Update, February 17, 2012: This is still an issue with Ruby 1.9.3-p125 when compiled via rbenv/ruby-build. The same fix applies; see below.
If your Ruby installation is affected, it is very easy to crash the interpreter by using TLS. We were bitten by this bug when our app attempted to send email via TLS-enabled SMTP. Even a trivial Gemfile can trigger a segmentation fault. Bundler 1.1.rc.7 and Rails 3.2.0.rc2 now create a Gemfile so that it starts with an https URL, like this:
# A sample Gemfile source "https://rubygems.org" gem "rails"
bundle install on this simple Gemfile with Ruby 1.9.3-p0 and you might be greeted by this nasty error (edited for brevity):
$ bundle install Fetching gem metadata from [https://rubygems.org/.](https://rubygems.org/.) net/http.rb:799: [BUG] Segmentation fault ruby 1.9.3p0 (2011-10-30 revision 33570) [x86_64-darwin11.2.0] -- Control frame information ----------------------------------------------- c:0041 p:---- s:0225 b:0225 l:000224 d:000224 CFUNC :connect c:0040 p:0011 s:0222 b:0222 l:000c90 d:000221 BLOCK net/http.rb:799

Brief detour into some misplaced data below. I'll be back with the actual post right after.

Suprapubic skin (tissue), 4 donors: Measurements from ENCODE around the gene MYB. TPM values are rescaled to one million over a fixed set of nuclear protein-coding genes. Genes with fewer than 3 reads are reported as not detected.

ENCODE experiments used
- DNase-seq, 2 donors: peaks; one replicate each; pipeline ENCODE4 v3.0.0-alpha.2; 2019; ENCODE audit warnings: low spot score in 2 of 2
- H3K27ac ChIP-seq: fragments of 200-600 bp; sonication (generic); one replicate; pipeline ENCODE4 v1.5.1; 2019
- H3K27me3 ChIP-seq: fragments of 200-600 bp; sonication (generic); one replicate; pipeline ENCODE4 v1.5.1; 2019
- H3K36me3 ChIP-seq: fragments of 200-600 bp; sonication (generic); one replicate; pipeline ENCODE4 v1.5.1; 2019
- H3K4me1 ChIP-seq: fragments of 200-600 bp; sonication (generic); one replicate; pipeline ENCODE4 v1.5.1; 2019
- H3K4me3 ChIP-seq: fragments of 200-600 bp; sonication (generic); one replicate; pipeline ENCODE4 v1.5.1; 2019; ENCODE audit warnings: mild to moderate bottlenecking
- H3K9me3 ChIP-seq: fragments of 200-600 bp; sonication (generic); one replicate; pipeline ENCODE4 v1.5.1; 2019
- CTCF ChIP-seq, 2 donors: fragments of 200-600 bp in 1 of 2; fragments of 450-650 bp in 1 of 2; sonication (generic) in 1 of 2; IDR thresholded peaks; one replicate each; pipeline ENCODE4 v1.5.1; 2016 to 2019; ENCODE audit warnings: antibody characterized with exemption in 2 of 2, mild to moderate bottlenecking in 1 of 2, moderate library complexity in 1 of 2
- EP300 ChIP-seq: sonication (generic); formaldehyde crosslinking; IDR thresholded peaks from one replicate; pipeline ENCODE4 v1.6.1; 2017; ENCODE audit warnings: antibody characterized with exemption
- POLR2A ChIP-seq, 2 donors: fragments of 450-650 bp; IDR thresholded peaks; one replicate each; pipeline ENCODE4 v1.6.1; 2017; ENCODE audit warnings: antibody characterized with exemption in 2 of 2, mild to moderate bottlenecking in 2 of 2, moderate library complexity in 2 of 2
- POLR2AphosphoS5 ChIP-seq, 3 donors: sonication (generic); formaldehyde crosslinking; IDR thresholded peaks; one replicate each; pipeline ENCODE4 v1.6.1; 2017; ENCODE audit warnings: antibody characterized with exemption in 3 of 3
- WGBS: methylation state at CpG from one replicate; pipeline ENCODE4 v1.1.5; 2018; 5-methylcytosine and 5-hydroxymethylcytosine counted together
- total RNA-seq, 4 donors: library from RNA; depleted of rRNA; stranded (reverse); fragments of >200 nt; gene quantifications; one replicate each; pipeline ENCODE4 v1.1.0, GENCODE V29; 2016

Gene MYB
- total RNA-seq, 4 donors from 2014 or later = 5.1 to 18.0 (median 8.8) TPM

It turns out that this crash, like another recent Ruby headache, has something to do with MacPorts. Chris Irish explains the problem in detail, as it occurs with Ruby 1.9.2-p290. At 55 Minutes we encountered it on two different Macs, both running Ruby 1.9.3-p0.
The solution is to recompile Ruby using the
--with-openssl-dir=/opt/local flag. Here’s how to do it (these instructions assume you have the openssl port installed in the default
/opt/local location; in my case it is openssl version 1.0.0e):
rbenv + ruby-build
CONFIGURE_OPTS="--with-openssl-dir=/opt/local" rbenv install 1.9.3-p0
rvm install ruby-1.9.3 --with-openssl-dir=/opt/local --with-iconv-dir=/opt/local